People love to feel that they belong. One way you do that is to create an environment or use some terminology that is special to your team. It needs to be fun, inclusive and easily applied.

Our family has a few ways of creating a culture that is unique to us. We have adopted orange as the family colour, we name ordinary things in strange ways and we have a close relationship with Ron; to name just a few of the things that are special to our family.

In many teams, there are often special words, actions, a song or protocols which are special them. It’s an inside joke or practice, it’s something that unites them. The team doesn’t use these things to be exclusive but as a way of creating a real sense of belonging.

Find the fun little things that happen in your work environment and exploit them. Exaggerate them, formalise them, diminish them – but make them special to your team.  

Stress Management

The Ron Box helps us manage stress in the household. When we run out of items, we have a replacement all ready to go. I am sure that lots of families do this.

Planning ahead and having things in place for anticipated stressful periods such as high workloads, can significantly reduce everyone’s stress levels. It sounds obvious, but so often I come across teams that rarely take the time out to plan for the future. The business may have grown so fast or they are always so busy, so stretched that they really struggle when things really go up a notch or if something goes wrong.

Sometimes you need to slow down to speed up. Planning and having a strategy as to how you will deal with the various stresses placed on your business will pay off many times over.

I’ve learned a thing or two as a parent of adult children.

As parents and leaders, we need to teach our children and our teams how to do things and to be clear about what we expect of them. We need to set boundaries and to enforce those boundaries when the need arises.

People need to know where they stand. It helps them to feel safe.

One of the greatest challenges is working out which boundaries are absolutely non-negotiable and which ones are less important and a guide only.

Because when we enforce rules and boundaries that don’t make sense, seem unnecessarily punitive or are condescending we will get push back – I guarantee it.

Our children (particularly our teenage children) and our staff are not robots; they do not exist to please us or to do what they are told. They have feelings and thoughts and their own belief and values systems. They are less likely than ever before to do what they are told because you are their parent or their boss.  We live in a world where we all have a lot of information at our fingertips, where we can share a story in the blink of an eye. Our society is less hierarchical than ever before. People expect to be treated fairly and with respect.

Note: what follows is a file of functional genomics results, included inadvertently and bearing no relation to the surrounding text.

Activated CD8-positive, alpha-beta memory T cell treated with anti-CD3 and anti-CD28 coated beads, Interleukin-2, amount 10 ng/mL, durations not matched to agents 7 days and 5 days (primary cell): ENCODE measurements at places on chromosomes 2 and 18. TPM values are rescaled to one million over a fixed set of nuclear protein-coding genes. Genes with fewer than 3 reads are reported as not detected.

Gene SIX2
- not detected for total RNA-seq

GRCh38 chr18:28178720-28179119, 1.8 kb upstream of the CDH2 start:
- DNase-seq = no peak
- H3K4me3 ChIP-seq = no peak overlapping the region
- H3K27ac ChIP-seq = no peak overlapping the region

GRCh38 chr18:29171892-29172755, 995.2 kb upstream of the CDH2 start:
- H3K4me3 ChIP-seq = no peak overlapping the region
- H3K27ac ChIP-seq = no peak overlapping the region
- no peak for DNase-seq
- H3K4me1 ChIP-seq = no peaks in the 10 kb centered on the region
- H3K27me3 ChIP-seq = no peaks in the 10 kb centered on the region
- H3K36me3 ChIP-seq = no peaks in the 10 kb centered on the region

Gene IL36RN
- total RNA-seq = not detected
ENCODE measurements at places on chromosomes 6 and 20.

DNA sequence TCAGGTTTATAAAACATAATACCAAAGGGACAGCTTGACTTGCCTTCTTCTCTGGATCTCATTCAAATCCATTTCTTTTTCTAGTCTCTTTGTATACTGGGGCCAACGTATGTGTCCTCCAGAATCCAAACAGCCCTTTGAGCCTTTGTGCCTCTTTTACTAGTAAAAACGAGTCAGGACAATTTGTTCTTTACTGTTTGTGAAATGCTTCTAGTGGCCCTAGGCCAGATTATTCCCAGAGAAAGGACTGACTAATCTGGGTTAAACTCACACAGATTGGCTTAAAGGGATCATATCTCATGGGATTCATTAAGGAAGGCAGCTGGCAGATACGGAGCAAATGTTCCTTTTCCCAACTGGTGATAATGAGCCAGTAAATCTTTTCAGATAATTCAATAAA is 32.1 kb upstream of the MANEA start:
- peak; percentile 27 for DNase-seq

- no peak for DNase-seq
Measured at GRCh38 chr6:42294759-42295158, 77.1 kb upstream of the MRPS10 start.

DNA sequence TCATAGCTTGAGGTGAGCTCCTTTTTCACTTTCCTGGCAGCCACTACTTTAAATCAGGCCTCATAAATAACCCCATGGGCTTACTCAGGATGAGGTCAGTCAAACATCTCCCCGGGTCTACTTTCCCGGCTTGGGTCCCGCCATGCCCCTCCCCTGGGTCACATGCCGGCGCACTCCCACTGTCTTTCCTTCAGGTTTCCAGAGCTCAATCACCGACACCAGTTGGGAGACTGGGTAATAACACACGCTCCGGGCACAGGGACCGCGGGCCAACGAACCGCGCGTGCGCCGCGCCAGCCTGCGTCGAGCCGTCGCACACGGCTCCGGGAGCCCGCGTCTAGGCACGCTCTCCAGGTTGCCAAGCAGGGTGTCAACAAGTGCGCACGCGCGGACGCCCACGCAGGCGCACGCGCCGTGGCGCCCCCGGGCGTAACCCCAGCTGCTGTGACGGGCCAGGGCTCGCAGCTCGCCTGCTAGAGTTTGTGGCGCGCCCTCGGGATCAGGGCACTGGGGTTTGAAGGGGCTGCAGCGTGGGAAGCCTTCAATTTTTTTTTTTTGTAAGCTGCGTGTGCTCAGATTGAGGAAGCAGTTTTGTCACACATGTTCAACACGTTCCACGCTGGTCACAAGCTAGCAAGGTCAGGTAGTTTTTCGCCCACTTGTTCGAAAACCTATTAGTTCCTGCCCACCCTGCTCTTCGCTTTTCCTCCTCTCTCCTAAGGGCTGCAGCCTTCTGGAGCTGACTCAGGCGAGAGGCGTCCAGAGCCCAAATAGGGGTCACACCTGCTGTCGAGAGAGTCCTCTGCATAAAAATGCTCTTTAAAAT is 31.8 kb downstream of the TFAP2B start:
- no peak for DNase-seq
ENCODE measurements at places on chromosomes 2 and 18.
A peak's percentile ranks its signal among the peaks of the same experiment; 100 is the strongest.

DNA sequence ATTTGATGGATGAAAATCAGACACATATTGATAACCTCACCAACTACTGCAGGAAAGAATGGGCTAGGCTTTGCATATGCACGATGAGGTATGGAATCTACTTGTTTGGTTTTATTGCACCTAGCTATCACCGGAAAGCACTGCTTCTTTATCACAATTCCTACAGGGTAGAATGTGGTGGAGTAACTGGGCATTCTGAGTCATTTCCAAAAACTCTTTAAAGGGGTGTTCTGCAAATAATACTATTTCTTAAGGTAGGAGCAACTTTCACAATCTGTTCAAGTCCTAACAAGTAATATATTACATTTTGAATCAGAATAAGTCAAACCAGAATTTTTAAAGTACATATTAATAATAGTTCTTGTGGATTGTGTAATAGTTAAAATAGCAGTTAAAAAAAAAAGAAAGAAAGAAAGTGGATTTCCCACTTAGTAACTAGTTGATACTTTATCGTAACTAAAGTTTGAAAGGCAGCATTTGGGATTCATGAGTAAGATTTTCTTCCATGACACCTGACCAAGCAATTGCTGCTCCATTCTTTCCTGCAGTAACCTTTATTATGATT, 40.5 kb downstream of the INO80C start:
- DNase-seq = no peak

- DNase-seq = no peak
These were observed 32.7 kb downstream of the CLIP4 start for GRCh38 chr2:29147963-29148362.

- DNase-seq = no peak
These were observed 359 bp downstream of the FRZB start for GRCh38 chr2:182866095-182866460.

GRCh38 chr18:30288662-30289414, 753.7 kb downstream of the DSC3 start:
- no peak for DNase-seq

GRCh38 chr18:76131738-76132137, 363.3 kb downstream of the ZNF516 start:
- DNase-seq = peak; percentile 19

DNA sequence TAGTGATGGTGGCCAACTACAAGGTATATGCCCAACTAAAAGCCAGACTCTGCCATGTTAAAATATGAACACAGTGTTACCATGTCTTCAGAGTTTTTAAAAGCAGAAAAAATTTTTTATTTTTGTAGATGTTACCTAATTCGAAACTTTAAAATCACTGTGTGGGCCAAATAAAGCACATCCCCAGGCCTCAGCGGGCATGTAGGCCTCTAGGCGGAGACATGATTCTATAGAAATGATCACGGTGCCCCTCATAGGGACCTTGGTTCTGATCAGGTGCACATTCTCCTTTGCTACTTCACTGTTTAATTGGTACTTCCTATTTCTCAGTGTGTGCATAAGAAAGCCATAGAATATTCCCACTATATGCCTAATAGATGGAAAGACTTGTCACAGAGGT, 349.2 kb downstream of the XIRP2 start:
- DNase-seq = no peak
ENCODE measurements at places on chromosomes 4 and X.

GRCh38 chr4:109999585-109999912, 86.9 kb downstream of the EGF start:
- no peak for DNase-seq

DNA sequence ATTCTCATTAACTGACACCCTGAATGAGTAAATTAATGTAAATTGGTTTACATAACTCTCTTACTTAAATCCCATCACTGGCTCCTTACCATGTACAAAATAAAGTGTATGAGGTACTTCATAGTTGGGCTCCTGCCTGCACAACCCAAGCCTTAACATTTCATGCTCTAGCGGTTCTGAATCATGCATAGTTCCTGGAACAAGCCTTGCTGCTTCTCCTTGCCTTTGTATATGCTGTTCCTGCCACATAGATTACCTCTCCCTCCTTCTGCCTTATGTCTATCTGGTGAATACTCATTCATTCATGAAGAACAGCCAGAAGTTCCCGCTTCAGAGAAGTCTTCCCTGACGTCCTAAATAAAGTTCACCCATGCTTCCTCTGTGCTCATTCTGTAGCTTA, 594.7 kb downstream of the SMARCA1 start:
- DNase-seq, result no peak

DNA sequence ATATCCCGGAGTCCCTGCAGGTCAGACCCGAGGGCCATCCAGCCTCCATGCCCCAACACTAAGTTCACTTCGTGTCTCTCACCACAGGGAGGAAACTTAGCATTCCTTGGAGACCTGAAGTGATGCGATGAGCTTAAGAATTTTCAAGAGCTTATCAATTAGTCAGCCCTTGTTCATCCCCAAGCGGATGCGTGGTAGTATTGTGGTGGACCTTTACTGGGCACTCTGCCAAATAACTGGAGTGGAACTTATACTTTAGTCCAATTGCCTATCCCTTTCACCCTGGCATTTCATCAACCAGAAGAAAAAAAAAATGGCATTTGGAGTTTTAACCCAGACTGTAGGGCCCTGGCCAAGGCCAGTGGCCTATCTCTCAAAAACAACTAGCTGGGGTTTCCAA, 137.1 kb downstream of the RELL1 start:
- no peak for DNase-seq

So it is most likely that they will challenge your ‘dumb’ rules; they will act out and rebel.

And you will probably respond strongly. You will be frustrated, angry, insulted and stressed by their “terrible behaviour”. Chances are you will impose further penalties, turn to some form of disciplinary action. A mini-war will ensue.  

Your charge will probably be thinking about you in the negative. You will return the favour.

You will be watching out for them to do something else that is against the rules and they will start playing with fire and daring you to challenge them further.  

The relationship will deteriorate or go into a stalemate.

So how do we stop this all too familiar pattern of behaviour?


  • We develop the rules with them as much as possible; or we give a clear explanation as to why this is the rule, why it needs to be a non-negotiable


That way your child or staff learn that the rule wasn’t created just to make their life difficult. And we can test out some theories with them. Get them to consider the risks if this rule wasn’t in place. Get them to problem solve a related scenario.  Importantly, you might learn something at the same time. And you might, through this process, even recognise that the rule is over the top.

This process will also make our charges feel valued and respected. They will feel included in the process, and they are way more likely to abide by a rule or a boundary that they have developed.


  • We focus on the behaviour we want


We make a fuss if our child or employee does what we want the way we want them to do it; we don’t give energy the behaviour we don’t want.

For example, we want our employee to complete the Occ Health and Safety forms in a certain way to make sure the documentation meets legislative standards. The employee believes this task is onerous and stops them from getting on with the job. They regularly “forget” to do it or they do it poorly.

So every Monday at your team meeting you give a chocolate frog or make a fuss about the person who was best at completing their paperwork correctly the week before. Let them know how this has added value to the company because they would pass any audit. The staff member might not have done it perfectly but you have to start somewhere.  In due course, you will train all of the staff that this is a non-negotiable and they will do it because they recognise the value of completing the paperwork, even if it is onerous.

Despite everything we know, I constantly see parents and leaders use discipline to change behaviour. It rarely works.